The South African Election of 2009

Roger Southall, John Daniel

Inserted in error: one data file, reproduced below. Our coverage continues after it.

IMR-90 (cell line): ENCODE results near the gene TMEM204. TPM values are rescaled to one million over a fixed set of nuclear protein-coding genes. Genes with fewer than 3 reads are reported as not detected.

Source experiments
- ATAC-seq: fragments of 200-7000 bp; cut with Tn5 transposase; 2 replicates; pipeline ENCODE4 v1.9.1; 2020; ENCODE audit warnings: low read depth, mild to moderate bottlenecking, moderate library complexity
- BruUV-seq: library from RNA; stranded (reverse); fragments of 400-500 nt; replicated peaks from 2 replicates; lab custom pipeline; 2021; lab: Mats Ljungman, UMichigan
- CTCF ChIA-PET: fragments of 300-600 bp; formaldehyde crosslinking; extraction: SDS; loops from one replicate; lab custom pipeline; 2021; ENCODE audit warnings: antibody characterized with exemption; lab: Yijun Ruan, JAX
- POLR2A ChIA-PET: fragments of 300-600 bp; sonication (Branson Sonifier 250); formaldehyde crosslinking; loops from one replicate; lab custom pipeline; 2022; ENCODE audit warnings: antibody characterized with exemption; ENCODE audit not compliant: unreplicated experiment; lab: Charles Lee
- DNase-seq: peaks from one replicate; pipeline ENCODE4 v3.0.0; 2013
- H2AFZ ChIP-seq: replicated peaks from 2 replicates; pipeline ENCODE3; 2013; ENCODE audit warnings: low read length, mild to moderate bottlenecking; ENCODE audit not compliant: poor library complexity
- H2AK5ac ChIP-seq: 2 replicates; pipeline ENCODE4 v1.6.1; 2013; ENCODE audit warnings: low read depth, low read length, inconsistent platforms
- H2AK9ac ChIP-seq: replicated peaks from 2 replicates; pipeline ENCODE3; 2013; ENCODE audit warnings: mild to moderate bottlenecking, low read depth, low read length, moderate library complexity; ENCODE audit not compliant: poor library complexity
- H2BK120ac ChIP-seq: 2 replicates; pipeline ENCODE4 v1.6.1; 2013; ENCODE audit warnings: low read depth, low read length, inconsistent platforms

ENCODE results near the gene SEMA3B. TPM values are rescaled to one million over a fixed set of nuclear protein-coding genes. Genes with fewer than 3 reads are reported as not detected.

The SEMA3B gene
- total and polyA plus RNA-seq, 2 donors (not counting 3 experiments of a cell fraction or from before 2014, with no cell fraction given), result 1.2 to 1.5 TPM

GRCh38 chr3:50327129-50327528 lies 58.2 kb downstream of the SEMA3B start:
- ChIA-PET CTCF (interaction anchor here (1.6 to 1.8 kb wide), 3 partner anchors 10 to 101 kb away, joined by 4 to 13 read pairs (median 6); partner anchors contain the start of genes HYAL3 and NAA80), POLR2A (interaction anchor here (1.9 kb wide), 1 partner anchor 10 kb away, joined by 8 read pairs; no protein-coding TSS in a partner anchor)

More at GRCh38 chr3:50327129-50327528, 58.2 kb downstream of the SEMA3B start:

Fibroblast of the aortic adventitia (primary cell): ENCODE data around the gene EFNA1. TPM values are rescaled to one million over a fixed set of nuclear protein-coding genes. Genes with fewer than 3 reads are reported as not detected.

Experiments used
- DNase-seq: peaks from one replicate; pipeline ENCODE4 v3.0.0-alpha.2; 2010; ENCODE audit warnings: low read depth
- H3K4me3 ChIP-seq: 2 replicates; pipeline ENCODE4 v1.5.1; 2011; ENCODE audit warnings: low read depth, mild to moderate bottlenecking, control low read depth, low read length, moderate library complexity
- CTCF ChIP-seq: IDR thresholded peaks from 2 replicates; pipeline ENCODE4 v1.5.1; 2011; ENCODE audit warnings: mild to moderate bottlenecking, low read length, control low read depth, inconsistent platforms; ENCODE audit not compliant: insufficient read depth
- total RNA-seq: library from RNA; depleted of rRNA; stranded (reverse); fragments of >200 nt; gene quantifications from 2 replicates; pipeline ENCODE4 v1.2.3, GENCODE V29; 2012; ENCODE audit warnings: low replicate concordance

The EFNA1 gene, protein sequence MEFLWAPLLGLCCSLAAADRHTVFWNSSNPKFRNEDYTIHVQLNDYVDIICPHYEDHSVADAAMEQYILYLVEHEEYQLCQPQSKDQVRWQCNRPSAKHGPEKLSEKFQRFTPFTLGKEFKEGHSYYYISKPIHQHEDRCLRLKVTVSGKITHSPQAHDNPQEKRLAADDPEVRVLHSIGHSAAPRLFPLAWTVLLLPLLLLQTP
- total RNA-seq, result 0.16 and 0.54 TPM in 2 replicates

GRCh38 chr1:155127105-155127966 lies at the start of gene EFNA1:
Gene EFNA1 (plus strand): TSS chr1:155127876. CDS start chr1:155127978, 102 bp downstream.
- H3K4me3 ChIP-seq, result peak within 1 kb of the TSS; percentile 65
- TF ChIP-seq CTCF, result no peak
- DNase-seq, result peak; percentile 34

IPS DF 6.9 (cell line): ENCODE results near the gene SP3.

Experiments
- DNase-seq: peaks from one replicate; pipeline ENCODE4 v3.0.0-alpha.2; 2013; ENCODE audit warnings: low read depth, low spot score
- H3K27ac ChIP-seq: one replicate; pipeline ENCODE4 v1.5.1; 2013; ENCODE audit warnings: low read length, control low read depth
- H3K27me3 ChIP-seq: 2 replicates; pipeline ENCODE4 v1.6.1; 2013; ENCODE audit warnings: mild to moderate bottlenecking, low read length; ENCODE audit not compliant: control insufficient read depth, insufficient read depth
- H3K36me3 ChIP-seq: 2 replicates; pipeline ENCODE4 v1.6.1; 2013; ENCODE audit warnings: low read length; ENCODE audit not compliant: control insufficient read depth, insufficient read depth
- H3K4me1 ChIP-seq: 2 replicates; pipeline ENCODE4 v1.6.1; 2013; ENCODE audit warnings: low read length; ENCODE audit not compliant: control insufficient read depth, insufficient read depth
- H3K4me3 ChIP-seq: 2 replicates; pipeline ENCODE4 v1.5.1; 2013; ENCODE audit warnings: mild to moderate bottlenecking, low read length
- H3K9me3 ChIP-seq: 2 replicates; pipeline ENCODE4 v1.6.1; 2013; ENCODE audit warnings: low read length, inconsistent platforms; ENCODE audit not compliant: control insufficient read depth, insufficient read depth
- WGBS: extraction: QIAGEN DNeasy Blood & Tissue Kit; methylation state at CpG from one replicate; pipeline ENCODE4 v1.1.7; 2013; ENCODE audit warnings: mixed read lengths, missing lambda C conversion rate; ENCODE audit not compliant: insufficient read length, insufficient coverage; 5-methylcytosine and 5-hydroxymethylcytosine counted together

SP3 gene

South Africans voted in their country’s fourth democratic general election on 22 April 2009. The African National Congress (ANC) again secured a substantial victory. It might seem that the 2009 Elections proved to be “business as usual”. Yet such a conclusion is unjustified, for events had conspired to generate excitement about this particular contest, which rivalled that leading up to the “liberation election” of 1994. The reasons for this were several, but the most important revolved around Jacob Zuma, who had risen to the presidency of the ANC in December 2007, and the formation of a new party of opposition, the Congress of the People (COPE), by dissidents from within the ANC. In the elections, however, the ANC reasserted its dominance. Even so, the results of the 2009 election at national and provincial level indicate change. The ANC has maintained its electoral dominance, yet its grip on the electorate has been somewhat weakened, while the opposition – although remaining very much in the minority – has consolidated.

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